Author Rob GaylardSource: English in Africa 36, pp 41 –54 (2009)More Less
Many South Africans with an interest in reading or teaching South African literature will recall the impact of Ndebele's seminal essay, "Turkish Tales and Some Thoughts on South African Fiction," published in Staffrider in 1984. To understand this impact, one needs briefly to sketch the political and cultural context of his intervention. The same number of Staffrider included an article by Lawrence Mshengu ("Forward with the Workers' Struggle") and an interview with Mbulelo Mzamane (reprinted from the April 1983 issue of the Nigerian journal, Okella). Mshengu was a shop steward at OK Bazaars, and his article is a narrative of his growing commitment to and involvement in the workers' struggle. It concludes with a series of familiar slogans and calls to action. The message is clear : if workers open their eyes and stand together, they can prevail against the apparently more powerful bosses. Mzamane, on the other hand, describes his more privileged secondary school education in Swaziland. Here he was able to access and read the works of the Drum generation of writers (banned inside South Africa at the time). He nevertheless subscribes unconditionally to the standard metanarrative of a people's struggle for liberation. He refers to "the unfolding history of my people's inexorable march towards freedom" (39). His people's culture is a "culture of resistance" ; as a result, "protest ... is almost synonymous with Black South African literature ... We talk as if every time a black South African writer picks up a pen, he is protesting" (30).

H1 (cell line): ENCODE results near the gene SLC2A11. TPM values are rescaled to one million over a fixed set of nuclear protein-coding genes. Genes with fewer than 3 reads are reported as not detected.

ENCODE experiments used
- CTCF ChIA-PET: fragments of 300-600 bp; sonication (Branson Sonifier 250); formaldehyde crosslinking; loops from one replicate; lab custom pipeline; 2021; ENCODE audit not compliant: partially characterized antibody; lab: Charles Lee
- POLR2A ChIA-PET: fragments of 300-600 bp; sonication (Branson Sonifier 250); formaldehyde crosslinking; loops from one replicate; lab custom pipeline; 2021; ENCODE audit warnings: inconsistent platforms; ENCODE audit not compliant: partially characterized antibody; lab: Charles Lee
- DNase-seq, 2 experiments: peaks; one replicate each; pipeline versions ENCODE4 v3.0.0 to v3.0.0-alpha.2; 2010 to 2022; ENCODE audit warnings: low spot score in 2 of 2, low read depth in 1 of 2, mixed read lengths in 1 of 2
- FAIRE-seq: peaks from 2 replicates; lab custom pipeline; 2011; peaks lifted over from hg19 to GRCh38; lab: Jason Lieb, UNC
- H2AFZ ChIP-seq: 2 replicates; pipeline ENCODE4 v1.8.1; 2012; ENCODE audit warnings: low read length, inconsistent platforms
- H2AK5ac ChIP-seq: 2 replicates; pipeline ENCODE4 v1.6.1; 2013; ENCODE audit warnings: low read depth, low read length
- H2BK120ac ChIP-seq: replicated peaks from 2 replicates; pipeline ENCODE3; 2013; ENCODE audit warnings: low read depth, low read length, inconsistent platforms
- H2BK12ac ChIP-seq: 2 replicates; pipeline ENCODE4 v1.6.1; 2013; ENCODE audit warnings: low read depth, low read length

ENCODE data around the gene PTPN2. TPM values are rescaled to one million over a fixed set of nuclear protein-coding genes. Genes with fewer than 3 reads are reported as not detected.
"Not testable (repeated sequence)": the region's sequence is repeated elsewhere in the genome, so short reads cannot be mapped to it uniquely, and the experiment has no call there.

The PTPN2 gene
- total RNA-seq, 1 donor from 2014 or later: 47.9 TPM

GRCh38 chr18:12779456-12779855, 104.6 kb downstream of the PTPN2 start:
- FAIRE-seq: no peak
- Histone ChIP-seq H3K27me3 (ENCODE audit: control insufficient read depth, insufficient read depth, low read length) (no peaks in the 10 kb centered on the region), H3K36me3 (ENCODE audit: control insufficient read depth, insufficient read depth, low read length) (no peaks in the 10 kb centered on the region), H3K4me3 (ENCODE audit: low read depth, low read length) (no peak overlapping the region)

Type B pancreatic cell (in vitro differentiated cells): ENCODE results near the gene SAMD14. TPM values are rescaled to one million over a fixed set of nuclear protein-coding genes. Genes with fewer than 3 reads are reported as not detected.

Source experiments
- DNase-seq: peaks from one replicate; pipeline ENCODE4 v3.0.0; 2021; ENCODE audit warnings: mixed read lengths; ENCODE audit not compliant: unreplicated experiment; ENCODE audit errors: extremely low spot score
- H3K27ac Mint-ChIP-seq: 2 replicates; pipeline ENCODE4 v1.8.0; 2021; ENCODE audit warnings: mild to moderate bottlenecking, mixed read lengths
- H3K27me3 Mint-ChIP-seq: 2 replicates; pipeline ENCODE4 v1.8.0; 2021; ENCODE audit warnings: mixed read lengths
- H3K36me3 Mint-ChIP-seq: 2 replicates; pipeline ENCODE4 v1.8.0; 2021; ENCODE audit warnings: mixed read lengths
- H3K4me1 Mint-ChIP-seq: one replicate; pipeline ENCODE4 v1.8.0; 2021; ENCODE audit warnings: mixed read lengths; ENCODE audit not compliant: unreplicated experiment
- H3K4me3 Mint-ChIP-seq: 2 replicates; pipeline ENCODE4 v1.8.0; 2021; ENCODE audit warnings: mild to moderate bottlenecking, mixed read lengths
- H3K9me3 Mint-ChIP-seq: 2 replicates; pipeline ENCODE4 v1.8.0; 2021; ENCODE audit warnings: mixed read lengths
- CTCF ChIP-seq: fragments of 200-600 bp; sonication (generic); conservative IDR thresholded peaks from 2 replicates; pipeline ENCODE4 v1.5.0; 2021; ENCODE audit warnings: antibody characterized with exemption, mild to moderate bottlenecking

Author Antjie KrogSource: English in Africa 36, pp 55 –60 (2009)More Less
When I read The Cry of Winnie Mandela for the first time, it was in manuscript form, without the dedication and front cover that link the story to Sarah Baartman. The first thing I noticed was that the title was without the 'Madikizela,' the maiden name that women often insert to signify a personal identity and life other than that of the 'wife or spouse of.' Since her divorce Winnie had used Madikizela-Mandela. By ignoring that, the writer was saying that this story was about the absence of that hyphenated space ; about having had to live a life, to forge a life, within that famous, yet confined, name.
"The difficult task of normalizing freedom" : spectacular masculinities, Ndebele's literary / cultural commentary and post-apartheid lifeAuthor Pumla Dineo GqolaSource: English in Africa 36, pp 61 –76 (2009)More Less